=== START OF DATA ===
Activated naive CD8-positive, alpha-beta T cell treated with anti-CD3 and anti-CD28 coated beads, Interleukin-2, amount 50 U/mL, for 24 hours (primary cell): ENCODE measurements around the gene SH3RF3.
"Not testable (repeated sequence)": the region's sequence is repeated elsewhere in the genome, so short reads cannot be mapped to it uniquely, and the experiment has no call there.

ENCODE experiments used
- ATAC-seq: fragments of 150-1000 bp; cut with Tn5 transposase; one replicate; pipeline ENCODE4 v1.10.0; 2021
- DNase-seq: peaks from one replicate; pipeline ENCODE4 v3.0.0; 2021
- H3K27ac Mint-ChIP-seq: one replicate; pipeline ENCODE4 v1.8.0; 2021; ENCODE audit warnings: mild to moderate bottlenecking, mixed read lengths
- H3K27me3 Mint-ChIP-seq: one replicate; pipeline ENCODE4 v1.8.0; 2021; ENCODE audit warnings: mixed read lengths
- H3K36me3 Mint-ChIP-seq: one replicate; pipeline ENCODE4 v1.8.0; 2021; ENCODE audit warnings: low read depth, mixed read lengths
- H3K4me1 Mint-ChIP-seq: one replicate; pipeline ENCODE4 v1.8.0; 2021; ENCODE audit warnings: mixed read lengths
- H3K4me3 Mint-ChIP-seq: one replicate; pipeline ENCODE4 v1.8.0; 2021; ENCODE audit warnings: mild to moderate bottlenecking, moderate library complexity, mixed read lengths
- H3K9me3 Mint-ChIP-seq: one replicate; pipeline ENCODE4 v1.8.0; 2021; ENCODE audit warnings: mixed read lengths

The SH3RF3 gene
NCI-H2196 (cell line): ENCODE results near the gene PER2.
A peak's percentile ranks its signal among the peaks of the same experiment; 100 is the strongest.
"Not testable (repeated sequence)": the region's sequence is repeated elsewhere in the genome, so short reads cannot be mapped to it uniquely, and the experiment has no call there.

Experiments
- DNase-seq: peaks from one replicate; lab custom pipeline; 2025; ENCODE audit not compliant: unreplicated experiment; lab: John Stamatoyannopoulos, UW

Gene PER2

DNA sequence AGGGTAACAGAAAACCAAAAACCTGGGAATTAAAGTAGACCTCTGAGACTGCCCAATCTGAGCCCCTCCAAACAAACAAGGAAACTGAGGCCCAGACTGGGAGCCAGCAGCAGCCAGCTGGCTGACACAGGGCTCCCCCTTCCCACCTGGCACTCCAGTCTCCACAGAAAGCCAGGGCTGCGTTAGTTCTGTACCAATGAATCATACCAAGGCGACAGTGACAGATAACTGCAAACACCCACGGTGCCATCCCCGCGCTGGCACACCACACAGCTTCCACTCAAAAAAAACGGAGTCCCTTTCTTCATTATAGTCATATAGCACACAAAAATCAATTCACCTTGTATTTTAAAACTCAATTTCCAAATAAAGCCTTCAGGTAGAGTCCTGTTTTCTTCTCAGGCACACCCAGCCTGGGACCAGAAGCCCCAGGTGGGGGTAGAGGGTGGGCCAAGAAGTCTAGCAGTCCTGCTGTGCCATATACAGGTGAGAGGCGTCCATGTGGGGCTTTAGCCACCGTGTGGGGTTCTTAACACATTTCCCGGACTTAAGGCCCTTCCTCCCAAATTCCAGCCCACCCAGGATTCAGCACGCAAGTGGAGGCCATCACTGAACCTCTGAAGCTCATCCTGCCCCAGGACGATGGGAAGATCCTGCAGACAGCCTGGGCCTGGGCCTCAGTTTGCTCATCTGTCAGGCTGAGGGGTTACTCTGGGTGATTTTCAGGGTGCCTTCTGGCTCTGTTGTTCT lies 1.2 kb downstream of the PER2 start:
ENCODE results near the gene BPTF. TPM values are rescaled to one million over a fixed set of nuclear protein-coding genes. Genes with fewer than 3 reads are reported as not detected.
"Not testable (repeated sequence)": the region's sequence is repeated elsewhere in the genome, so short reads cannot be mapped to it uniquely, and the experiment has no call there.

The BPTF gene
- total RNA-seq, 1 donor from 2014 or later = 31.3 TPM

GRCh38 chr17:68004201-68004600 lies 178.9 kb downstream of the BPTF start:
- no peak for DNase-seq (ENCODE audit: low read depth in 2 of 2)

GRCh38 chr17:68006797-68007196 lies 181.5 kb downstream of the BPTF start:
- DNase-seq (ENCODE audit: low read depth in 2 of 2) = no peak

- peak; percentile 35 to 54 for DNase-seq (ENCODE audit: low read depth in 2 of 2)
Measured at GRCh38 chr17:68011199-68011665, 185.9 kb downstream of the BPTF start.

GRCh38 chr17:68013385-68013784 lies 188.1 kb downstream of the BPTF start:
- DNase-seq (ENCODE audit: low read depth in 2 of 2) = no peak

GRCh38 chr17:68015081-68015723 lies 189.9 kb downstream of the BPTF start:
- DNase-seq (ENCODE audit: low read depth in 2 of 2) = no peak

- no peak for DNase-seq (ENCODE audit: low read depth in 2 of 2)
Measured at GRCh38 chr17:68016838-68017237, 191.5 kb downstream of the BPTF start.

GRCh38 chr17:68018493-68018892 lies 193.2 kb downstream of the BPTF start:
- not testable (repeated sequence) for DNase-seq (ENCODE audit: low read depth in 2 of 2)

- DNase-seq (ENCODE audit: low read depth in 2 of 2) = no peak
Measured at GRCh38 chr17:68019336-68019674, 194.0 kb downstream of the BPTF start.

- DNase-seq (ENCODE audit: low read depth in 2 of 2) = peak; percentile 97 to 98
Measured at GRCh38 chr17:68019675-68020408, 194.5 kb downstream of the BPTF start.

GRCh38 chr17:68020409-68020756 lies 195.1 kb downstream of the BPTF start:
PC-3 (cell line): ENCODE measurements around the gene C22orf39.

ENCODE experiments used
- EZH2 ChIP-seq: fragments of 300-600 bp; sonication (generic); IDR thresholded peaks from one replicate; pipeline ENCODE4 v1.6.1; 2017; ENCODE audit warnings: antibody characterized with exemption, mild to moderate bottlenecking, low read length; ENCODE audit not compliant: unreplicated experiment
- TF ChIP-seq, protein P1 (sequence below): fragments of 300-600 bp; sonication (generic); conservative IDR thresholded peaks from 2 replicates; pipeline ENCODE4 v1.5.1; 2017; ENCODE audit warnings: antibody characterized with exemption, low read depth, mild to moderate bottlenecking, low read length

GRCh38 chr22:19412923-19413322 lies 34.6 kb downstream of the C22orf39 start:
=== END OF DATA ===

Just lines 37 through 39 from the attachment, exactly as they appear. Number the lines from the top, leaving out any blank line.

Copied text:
- not testable (repeated sequence) for DNase-seq (ENCODE audit: low read depth in 2 of 2)

- DNase-seq (ENCODE audit: low read depth in 2 of 2) = no peak
Measured at GRCh38 chr17:68019336-68019674, 194.0 kb downstream of the BPTF start.